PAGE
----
• Ask for help when you need it. Enlisting the support of friends and loved ones does not make you appear weak. It is of utmost important that you care for yourself in order to provide good care for your parent. Looking beyond immediate loved ones, many cities provide adult care and other services for the elderly, and many churches offer programmes for seniors. With safe, friendly environments and plenty of activities, use outside care to give yourself and your parent a break. 
  • Take care of your body and mind. Besides fitting exercise into your schedule and maintaining a balanced diet, it’s crucial to find time to relax, pursue a hobby and connect with friends. While leaving a parent in someone else’s hands is difficult, getting away at least a few hours a week is critical. Neglecting your own physical and emotional health leaves you vulnerable to disease and exhaustion. 
  • If you feel depressed, get help. Caregivers are at tremendous risk for depression, yet many do not realise that they are depressed. These feelings can develop over time and will become progressively worse if not treated. Instead of hoping this condition will just go away, seek medical help; it’ll make all the difference. 
  • Regularly talk with a counsellor, support group or close friend. Even though you may not want to discuss your feelings and frustrations, it’s beneficial to find an outlet. A parent may have behavioural issues—yelling, hitting, wandering from home—that stir up unfamiliar and very painful emotions. A sympathetic listener could provide the support, comfort and perspective you need to get through the day.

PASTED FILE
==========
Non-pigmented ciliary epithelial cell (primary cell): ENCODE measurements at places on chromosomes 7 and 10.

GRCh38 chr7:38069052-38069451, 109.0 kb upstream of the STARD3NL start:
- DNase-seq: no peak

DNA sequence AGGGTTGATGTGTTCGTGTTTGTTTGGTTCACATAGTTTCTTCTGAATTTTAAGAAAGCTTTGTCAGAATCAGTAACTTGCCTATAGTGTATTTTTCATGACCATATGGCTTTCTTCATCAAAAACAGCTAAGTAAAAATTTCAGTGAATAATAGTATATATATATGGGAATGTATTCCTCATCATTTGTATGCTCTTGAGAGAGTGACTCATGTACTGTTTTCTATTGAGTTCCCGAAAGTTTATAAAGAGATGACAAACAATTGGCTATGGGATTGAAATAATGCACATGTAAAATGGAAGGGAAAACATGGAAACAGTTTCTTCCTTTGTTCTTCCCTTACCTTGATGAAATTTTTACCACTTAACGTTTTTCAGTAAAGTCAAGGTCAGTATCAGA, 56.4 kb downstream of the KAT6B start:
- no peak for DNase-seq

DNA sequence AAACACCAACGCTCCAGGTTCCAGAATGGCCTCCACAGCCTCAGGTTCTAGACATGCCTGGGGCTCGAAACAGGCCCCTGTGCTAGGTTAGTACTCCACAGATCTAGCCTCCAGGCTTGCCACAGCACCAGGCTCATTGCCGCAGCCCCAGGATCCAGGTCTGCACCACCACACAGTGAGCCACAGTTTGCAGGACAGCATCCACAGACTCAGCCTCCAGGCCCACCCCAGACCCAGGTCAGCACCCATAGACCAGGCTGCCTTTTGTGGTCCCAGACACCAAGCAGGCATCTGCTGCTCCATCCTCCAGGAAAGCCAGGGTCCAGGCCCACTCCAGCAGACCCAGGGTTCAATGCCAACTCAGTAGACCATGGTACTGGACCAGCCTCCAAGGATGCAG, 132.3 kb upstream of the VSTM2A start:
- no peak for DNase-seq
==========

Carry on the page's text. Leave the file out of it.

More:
It’s worth noting that caring for an aging parent—while challenging—can have many positive effects on the whole family. There’s an added sense of purpose, the ability to nurture an intergenerational bond and the knowledge that you’re making a difference in the life of your parent. 

Giving proper care and attention to yourself and your loved ones will create a healthier, happier environment sure to improve everybody’s quality of life. 

© 2007 Carol Heffernan. All rights reserved. Used with permission. Originally published at focusonthefamily.com. 

Share

MORE

MARRIAGE

How Do I Help My Shy Child? 

Shy children leave many thoughts bottled up—thoughts that could help him or her connect with others if only they were brought out. Imagine how many incredible thoughts are not shared because of shyness!

Read More >

Marriage

PARENTING

When Mother’s Day Hurts

Being a mum can be rewarding and gut-wrenching, sometimes at the same time. Depending on the circumstances, this Mother’s Day may be one that you anticipate with fear, sorrow, or dread.

Read More >

Q&A: Initiating lovemaking with my spouse

Is it appropriate for wives to initiate sex and to take the lead on occasion when it comes to lovemaking? My husband and I enjoy a fulfilling and satisfying sex life, but that’s one thing I’ve wondered about. I guess I’ve always felt that should be the man’s place. There are times when I desire physical intimacy, but I have doubts about whether it’s right for me to get things started. Do you think this is okay?

Read More >

Parenting

FAMILY Q&A

Q&A